HALO is a large scale immersive artwork which embodies Semiconductor’s ongoing fascination with how we experience the materiality of nature through the lens of science and technology. Taking the form of a large cylinder (10m x 8m x 4.2m), the structure houses a 360-degree projection of ATLAS detector’s raw data while an array of 384 vertical wires are played by the same data, to produce the sound. The installation invites the viewer into its centre in order to inhabit the results of particle-collisions, produced by experiments taking place at CERN, in Geneva, Switzerland.
The physics performed at the ATLAS detector probes and enhances our current understanding of the building blocks of matter and their interactions, contributing to new theories that better describe our universe. As a part of the art-in-residence programme, Semiconductor were the first to have received permission to work directly with raw data generated by the experiment. By using this data, the artist duo seek to convey the signature of the technology, the mark of the architecture of the experiment, or the presence of man’s voice. They confront the viewer with the data before it has been processed for scientific consumption.
Each collision in ATLAS occurs at close to the speed of light. Semiconductor have re-animated 60 of these, slowing time down immeasurably to reveal time in the ordinarily static data. Through doing this the public are given space to analyse the mass of data. They naturally look for and see patterns in the data, and are given a sense of the immense task at hand for the scientists, in capturing, reading and processing the data.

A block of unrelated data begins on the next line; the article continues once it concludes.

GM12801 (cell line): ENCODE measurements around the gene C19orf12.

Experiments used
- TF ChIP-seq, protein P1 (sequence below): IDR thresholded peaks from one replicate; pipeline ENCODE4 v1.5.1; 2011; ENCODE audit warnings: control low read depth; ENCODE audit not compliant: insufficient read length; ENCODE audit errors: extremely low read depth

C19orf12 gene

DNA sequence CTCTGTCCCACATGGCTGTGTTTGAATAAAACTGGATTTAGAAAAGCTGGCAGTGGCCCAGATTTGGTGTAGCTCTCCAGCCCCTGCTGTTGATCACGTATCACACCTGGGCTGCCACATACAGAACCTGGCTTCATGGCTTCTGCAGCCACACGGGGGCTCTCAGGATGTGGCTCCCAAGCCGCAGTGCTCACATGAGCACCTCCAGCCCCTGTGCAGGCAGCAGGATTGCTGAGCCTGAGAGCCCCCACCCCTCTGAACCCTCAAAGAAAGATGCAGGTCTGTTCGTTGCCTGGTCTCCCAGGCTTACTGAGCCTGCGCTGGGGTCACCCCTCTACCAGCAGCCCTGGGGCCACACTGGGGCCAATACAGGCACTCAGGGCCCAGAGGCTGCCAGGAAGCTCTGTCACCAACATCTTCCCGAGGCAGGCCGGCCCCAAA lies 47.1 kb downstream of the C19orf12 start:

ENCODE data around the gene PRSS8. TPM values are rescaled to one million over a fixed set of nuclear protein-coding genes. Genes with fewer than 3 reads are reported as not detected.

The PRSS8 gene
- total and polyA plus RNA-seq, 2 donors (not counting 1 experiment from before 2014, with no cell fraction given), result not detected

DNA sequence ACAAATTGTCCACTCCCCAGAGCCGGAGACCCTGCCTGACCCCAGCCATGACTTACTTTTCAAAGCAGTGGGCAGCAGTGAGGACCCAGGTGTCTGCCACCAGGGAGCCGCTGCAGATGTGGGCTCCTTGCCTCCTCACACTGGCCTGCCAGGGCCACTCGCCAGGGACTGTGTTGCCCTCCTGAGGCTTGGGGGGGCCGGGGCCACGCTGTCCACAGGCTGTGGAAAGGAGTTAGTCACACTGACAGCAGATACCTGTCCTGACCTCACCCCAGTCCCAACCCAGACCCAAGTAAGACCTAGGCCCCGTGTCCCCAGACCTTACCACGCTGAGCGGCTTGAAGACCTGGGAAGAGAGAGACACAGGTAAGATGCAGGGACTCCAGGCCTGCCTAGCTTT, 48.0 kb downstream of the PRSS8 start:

HALO is a self-supporting elliptical steel structure measuring 10 x 8 metre diameter and 4.2 metre high. The structure consists of two halves which stand alone and can be entered at either end by visitors. Each half of the structure is made up of 8 standalone modules which contain 24 strings each, 16 solenoids to trigger the strings and magnetic pick-ups. The signal captured by the pickup is resonated via a custom amplification circuit and played back through sound-box mounted speakers. Each module contains 8 dual digital potentiometers, 4 preamps, 2 stereo power amps and 4 speakers with custom circuit boards controlling each element of the circuit. The structure provides cable management for the networking and power requirements of all digital and analog components. 360-degree projection playback is streamed via 6x Brightsign HD223 networked players synchronised via Brightsign Master Slave architecture, networked via ethernet using 6x HD video projectors at 1080p each.
Audio sequence timing and midi playback and transmission is done using Ableton. Audio data comes from a midi note sequence generated from the video played back at 120bpm to keep it in synch with the video. The midi note sequence contains 16 separate midi channels each containing 16 midi notes filtered by a custom Max for Live patch which filters out midi note off data for tightly clustered short length midi notes. Solenoids custom resonator circuitry and hardware is controlled via custom software running on the Arduino platform.
The control software, created using Processing, controls initialisation of each channel and all corresponding modules while monitoring communication to and feedback from the installation. It also triggers and synchronises of all audio and video via solenoids, resonators and 6x Brightsign media players. Custom Arduino code for each module receives and actions data relating to solenoids hitting strings and controls the resonators based on velocity data. Arduino code also provides feedback to the central sketch to display each module is online, strings, pick-ups and resonators are online and any monitoring data ie. temperature.